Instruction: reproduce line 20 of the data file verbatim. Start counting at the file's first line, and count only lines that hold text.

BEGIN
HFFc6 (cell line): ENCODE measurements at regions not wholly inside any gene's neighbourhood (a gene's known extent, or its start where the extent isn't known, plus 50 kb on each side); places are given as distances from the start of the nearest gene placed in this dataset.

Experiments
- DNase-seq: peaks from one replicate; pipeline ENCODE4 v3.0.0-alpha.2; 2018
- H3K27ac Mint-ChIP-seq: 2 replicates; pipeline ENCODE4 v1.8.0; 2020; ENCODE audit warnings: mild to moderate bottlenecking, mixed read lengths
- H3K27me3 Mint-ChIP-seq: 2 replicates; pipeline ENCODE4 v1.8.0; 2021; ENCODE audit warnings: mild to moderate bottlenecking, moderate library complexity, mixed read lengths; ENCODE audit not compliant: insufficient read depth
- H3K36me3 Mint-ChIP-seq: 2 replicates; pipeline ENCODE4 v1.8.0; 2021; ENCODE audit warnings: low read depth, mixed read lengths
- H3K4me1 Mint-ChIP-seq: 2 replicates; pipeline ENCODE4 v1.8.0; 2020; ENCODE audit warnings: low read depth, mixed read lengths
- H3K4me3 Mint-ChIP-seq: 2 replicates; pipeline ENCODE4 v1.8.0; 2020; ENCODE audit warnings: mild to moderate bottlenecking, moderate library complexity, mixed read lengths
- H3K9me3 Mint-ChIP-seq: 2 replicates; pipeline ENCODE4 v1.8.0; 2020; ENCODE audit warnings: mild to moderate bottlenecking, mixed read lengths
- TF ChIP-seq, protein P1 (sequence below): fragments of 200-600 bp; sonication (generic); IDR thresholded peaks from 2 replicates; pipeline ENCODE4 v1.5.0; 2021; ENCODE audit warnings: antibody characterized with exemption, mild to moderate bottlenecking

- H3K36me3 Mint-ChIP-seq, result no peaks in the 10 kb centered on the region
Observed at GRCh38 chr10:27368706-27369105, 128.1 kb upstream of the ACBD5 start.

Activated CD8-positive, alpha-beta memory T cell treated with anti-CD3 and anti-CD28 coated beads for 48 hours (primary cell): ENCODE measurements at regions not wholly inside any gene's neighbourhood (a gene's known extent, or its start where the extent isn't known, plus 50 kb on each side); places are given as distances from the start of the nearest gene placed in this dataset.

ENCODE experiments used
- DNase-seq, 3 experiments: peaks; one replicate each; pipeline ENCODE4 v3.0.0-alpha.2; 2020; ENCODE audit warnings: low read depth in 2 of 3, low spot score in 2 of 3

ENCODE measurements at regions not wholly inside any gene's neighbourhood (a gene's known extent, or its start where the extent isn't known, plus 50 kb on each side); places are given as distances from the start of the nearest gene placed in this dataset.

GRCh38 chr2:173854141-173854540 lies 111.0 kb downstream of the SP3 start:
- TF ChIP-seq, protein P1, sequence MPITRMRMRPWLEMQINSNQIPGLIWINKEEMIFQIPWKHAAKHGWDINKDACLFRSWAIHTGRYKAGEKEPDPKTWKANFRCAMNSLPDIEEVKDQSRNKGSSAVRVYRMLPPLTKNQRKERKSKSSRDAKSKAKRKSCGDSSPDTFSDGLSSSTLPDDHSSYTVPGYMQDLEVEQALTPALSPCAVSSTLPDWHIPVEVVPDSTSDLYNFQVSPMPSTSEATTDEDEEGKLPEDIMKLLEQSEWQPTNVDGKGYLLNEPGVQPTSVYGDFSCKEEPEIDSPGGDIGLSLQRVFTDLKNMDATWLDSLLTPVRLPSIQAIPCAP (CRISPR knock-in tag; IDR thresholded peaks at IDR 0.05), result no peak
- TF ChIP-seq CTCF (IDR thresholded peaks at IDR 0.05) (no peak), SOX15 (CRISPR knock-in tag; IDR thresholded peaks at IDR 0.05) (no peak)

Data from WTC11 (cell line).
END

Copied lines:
Data from WTC11 (cell line).